Anaheim mayor resigns amid FBI corruption investigation

Welcome to the Wednesday, May 25, Brew. 

By: Samuel Wonacott

Here’s what’s in store for you as you start your day:

  1. Anaheim mayor resigns amid FBI corruption investigation
  2. We’ve got May 24 primary election results!  
  3. New Jersey has the most candidates running for the U.S. House since at least 2014

Mayor of Anaheim resigns amid FBI corruption investigation

On May 23, Anaheim, Calif., Mayor Harry Sidhu announced he would resign after information about an ongoing federal corruption investigation was made public earlier this month. Sidhu’s resignation was effective May 24. 

According to a May 12 affidavit, the FBI was investigating whether Sidhu “shared privileged and confidential information with the [Los Angeles Angels] during stadium sale negotiations, actively concealed same from a Grand Jury inquiry, and expects to receive campaign contributions as a result.” Sidhu’s attorney, Paul Meyer, said Sidhu resigned to “allow [Anaheim] to move forward without distraction.” Meyer said a “fair and thorough investigation will prove [Sidhu] did not leak secret information in hopes of a later political campaign contribution.”

Mayor Pro Tem Trevor O’Neil and members of the Anaheim City Council asked Sidhu to resign on May 18. A timeline of the city’s responses can be viewed here.

The city council has 60 days to fill the vacancy by appointment. Otherwise, the city charter requires a special election to be held. Anaheim is holding a regular general election for mayor on Nov. 8. A news release from the city said, “Given proximity to November’s election, where the mayor’s seat is set to go before voters, an election to fill the seat could be held at the same time.”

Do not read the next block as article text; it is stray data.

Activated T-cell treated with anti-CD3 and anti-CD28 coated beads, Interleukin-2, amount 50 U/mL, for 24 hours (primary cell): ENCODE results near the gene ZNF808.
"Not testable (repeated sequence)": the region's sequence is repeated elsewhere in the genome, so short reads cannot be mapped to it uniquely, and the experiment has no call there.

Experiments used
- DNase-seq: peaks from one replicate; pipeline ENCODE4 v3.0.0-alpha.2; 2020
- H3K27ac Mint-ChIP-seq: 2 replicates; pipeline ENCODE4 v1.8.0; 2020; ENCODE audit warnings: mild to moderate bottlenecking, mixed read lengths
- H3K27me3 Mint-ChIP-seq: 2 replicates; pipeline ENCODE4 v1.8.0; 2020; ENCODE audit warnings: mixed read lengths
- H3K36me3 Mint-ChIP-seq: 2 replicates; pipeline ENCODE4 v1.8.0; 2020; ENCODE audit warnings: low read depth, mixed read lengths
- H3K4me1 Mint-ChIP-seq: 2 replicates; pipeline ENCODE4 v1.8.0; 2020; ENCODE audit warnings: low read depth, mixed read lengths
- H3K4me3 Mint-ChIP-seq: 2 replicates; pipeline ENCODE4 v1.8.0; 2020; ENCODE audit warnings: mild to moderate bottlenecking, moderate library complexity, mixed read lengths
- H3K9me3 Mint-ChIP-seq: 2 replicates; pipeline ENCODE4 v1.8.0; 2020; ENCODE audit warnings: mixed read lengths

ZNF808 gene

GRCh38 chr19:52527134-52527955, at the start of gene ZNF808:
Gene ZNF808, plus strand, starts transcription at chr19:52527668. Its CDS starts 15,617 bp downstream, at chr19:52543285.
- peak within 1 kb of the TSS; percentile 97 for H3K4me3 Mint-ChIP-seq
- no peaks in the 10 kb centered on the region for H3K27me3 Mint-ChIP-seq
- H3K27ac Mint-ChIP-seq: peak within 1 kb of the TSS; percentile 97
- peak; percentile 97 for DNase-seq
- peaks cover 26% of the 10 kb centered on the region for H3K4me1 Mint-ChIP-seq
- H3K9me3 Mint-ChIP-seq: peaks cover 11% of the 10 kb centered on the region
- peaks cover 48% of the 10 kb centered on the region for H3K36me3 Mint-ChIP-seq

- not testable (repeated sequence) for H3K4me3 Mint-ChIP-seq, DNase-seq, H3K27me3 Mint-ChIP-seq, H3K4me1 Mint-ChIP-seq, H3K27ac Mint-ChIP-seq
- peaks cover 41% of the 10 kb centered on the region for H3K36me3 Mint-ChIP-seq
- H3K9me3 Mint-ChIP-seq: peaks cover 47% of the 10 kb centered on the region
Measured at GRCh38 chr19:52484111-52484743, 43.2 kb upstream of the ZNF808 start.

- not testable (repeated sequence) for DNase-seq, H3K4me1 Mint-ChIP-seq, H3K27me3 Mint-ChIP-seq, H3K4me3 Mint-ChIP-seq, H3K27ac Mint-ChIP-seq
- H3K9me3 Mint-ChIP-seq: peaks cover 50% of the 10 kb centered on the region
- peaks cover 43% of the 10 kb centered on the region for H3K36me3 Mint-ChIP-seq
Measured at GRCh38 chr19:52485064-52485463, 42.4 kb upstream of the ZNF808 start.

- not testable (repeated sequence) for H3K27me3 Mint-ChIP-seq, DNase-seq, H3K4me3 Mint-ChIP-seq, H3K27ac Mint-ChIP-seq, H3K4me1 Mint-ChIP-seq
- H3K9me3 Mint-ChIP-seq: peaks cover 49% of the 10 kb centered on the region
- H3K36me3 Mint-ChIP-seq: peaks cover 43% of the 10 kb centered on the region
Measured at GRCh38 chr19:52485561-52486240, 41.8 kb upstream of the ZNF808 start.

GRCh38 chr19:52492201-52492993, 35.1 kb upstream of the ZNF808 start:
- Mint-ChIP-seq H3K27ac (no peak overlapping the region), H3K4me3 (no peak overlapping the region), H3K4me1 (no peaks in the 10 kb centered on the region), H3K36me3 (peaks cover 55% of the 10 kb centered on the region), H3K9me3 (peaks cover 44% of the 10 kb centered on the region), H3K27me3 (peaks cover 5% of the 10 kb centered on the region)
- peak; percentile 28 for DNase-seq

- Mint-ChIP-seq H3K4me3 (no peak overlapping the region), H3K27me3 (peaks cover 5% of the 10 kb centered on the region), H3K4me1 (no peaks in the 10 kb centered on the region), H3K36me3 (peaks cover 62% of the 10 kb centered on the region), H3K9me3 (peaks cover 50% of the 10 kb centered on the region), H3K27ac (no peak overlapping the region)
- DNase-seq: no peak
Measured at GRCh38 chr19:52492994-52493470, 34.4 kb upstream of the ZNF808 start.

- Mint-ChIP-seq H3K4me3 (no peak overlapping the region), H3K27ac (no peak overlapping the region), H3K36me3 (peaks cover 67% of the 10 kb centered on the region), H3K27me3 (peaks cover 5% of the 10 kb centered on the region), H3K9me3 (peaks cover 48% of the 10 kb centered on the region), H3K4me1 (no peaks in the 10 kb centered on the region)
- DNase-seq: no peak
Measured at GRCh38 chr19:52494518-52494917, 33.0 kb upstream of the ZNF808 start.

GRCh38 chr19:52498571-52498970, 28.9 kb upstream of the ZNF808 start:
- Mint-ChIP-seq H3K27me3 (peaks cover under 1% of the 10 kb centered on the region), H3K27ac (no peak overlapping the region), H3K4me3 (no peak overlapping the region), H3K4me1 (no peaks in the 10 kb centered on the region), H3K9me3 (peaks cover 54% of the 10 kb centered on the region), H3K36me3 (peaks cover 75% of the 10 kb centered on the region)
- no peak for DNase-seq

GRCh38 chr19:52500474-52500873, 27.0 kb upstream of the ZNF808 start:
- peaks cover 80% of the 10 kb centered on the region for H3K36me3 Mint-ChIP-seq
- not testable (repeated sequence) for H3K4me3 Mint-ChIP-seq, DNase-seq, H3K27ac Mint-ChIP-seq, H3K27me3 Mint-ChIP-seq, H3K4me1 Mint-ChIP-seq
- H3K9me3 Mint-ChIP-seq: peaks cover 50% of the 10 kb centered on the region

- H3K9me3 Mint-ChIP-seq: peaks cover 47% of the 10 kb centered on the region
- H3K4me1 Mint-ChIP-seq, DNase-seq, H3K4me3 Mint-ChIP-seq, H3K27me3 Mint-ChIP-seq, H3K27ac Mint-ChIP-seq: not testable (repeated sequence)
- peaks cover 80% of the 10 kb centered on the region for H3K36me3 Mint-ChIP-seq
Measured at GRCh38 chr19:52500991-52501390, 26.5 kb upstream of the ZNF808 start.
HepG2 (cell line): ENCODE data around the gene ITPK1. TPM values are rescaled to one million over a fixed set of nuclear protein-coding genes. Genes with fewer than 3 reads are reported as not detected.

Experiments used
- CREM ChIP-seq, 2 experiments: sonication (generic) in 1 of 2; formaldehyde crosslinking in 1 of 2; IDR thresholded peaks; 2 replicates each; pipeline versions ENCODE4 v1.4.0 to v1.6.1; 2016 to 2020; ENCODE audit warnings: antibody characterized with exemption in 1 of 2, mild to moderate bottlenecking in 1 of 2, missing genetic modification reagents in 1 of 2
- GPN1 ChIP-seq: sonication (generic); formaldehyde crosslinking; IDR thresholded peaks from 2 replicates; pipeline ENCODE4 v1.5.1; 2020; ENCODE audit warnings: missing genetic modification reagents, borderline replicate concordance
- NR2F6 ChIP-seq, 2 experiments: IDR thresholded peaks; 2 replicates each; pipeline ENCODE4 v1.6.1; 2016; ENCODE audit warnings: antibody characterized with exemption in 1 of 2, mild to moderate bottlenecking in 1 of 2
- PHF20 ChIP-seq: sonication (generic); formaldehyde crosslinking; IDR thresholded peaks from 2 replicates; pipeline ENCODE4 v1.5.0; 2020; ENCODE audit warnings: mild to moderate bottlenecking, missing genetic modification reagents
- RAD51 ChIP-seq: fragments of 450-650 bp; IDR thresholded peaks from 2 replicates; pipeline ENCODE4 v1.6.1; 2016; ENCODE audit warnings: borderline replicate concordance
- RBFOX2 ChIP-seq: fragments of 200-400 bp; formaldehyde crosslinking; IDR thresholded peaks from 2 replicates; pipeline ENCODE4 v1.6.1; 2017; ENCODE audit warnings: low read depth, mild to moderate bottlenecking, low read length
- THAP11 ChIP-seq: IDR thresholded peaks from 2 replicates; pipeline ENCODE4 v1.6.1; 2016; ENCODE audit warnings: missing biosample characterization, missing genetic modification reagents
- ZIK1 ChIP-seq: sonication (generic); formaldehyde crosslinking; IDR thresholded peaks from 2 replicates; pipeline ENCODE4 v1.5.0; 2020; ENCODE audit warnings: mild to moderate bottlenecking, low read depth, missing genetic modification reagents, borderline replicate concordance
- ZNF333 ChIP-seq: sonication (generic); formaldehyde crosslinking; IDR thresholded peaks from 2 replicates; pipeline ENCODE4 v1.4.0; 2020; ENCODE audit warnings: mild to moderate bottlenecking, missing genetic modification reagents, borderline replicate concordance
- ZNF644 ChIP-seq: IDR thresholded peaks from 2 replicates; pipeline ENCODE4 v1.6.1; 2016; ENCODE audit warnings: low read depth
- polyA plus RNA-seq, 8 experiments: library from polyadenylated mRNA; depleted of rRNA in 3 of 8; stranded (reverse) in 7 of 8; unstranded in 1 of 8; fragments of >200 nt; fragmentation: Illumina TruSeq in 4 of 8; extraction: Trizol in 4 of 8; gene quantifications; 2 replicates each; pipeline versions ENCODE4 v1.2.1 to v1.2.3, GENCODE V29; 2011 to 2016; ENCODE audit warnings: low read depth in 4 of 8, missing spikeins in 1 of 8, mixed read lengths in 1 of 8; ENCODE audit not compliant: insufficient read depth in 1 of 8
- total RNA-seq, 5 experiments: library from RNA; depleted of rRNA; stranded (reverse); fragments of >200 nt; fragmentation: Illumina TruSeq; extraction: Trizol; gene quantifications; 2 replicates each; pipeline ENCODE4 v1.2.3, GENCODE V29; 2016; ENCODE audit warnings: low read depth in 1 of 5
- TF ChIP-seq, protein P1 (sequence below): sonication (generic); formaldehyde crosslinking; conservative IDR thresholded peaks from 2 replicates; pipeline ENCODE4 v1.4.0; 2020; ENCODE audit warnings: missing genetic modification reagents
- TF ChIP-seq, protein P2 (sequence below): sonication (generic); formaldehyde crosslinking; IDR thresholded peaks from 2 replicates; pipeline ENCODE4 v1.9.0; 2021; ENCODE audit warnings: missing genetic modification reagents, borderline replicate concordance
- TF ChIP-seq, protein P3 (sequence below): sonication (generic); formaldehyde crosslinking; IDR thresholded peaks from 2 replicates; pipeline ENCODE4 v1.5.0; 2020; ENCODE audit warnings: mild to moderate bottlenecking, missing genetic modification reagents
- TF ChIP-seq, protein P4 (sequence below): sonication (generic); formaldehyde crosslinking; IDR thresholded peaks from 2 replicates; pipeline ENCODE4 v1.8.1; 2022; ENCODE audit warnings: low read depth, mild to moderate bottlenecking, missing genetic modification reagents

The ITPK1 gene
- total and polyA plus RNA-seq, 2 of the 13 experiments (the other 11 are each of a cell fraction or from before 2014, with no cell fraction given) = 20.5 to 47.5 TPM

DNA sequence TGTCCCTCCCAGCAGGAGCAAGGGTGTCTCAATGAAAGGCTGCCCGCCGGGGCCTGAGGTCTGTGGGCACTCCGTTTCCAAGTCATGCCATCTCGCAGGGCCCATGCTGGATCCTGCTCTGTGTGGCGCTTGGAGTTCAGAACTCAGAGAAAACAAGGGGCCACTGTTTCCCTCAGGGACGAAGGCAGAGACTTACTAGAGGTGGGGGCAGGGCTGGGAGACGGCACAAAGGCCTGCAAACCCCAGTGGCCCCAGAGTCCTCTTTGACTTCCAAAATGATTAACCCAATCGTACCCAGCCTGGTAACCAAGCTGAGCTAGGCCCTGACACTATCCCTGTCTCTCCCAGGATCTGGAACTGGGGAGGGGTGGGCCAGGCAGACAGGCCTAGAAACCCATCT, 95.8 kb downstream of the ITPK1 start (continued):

Municipal elections in Anaheim are nonpartisan. In 2016, Sidhu ran for the California State Assembly as a Republican. 

The mayors of 62 of the country’s 100 largest cities are affiliated with the Democratic Party. Republicans hold 25 mayoral offices, independents hold four, and seven mayors are nonpartisan. One mayor’s partisan affiliation is unknown. With Sidhu’s resignation, there is one vacancy.

Twenty-four of the 100 largest U.S. cities, including Anaheim, are holding mayoral elections this year. In the four elections that have taken place so far (in Oklahoma City, Milwaukee, Lubbock, and Newark), no partisan changes have occurred. 

We use one or more of the following sources to identify each officeholder’s partisan affiliation: (1) direct communication from the officeholder, (2) current or previous candidacy for partisan office, or (3) identification of partisan affiliation by multiple media outlets.

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We’ve got May 24 primary election results!  

Yesterday, three states—Alabama, Arkansas, and Georgia—held statewide primaries. Additionally, Texas held primary runoff elections (Texas’ primary elections were March 1). Our team stayed up late into the night collecting results and monitoring the most significant developments. In tomorrow’s Brew, we’ll take a closer look at the biggest storylines to emerge from Tuesday’s results and help you make sense of what they mean for midterm races in November.